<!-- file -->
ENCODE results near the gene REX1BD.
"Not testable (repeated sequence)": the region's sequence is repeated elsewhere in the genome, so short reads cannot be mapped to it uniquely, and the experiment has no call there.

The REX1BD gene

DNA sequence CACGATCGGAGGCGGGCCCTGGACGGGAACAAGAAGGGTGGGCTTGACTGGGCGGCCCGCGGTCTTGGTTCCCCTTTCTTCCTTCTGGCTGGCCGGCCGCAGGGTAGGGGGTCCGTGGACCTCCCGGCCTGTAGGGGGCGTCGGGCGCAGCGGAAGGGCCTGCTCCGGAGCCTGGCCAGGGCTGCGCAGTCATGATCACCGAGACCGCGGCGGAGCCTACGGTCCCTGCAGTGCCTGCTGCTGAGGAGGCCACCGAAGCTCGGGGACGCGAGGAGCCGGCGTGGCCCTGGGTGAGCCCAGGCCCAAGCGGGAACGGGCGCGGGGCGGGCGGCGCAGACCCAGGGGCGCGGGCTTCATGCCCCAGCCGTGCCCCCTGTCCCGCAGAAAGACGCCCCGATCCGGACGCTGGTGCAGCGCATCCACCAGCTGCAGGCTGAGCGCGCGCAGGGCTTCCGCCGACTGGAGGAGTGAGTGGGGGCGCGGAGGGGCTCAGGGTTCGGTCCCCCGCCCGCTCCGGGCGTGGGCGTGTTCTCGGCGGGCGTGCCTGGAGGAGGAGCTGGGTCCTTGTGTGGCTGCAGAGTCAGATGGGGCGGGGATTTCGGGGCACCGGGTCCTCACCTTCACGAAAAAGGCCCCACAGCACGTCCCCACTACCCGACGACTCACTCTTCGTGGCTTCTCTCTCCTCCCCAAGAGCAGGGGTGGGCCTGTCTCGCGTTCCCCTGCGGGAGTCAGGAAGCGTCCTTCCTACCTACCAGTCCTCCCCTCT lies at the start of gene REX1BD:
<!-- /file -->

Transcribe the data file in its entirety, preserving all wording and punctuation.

ENCODE results near the gene REX1BD.
"Not testable (repeated sequence)": the region's sequence is repeated elsewhere in the genome, so short reads cannot be mapped to it uniquely, and the experiment has no call there.

The REX1BD gene

DNA sequence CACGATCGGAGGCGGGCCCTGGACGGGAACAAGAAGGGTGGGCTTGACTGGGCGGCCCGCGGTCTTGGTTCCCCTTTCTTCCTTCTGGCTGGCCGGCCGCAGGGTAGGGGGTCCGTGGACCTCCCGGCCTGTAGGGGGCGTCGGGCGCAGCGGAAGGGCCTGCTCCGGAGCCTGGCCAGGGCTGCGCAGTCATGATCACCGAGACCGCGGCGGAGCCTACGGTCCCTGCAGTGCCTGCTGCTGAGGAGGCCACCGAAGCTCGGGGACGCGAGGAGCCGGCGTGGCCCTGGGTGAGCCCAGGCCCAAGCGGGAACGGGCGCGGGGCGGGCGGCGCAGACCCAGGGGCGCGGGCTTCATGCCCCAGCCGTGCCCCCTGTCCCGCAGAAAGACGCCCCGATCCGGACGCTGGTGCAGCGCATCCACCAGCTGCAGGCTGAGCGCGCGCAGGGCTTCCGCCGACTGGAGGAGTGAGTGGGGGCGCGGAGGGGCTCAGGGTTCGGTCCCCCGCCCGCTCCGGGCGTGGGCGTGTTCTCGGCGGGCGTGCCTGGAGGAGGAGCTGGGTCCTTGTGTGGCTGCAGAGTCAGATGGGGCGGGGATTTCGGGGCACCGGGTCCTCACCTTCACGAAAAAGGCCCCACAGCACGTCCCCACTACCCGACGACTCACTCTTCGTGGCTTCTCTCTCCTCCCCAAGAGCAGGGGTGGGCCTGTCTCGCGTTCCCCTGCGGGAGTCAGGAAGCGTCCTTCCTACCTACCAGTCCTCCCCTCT lies at the start of gene REX1BD: